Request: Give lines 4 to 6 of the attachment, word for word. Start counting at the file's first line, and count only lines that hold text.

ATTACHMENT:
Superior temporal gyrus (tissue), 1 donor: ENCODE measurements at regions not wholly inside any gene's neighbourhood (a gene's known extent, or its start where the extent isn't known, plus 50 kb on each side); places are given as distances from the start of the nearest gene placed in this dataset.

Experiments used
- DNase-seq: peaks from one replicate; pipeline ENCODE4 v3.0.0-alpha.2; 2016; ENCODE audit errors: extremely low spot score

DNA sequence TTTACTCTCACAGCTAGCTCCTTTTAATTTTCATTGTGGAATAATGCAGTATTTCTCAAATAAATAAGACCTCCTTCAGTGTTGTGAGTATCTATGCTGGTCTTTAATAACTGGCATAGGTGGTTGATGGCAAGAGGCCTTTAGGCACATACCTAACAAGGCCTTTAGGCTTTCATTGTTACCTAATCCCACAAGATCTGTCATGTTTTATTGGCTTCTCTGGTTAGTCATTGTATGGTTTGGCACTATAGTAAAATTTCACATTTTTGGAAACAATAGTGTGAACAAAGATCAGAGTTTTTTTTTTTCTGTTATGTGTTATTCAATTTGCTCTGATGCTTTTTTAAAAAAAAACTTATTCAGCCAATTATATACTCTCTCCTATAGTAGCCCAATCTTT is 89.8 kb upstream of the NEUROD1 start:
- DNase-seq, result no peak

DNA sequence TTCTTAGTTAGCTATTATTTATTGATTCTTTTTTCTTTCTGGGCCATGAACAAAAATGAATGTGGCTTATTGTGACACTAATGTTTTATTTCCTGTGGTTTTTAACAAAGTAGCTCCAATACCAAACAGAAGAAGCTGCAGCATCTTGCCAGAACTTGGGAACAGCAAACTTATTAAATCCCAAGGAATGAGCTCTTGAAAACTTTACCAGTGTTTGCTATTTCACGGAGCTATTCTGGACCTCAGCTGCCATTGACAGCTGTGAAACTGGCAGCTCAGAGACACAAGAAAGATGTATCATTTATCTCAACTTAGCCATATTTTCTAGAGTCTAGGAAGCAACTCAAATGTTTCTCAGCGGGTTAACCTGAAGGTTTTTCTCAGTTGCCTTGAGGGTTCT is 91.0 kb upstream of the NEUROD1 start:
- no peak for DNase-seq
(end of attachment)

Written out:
DNA sequence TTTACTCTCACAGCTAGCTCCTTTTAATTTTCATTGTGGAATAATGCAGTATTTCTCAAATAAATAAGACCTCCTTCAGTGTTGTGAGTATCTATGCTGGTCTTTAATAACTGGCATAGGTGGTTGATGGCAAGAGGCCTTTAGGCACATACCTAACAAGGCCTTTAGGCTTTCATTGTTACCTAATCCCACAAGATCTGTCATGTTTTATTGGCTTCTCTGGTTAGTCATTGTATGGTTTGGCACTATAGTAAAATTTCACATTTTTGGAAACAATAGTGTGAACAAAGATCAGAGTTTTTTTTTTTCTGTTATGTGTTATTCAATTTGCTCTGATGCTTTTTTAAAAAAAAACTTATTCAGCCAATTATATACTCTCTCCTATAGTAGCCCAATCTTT is 89.8 kb upstream of the NEUROD1 start:
- DNase-seq, result no peak

DNA sequence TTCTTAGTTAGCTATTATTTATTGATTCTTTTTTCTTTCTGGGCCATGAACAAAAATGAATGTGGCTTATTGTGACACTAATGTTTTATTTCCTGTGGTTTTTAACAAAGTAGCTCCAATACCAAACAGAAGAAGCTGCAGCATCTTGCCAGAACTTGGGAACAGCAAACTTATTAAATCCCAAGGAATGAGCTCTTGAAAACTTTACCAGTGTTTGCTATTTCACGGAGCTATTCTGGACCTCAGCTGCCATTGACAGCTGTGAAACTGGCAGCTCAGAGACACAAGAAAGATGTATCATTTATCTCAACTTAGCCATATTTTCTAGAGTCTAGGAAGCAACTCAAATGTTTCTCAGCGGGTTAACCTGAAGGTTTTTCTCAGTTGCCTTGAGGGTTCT is 91.0 kb upstream of the NEUROD1 start: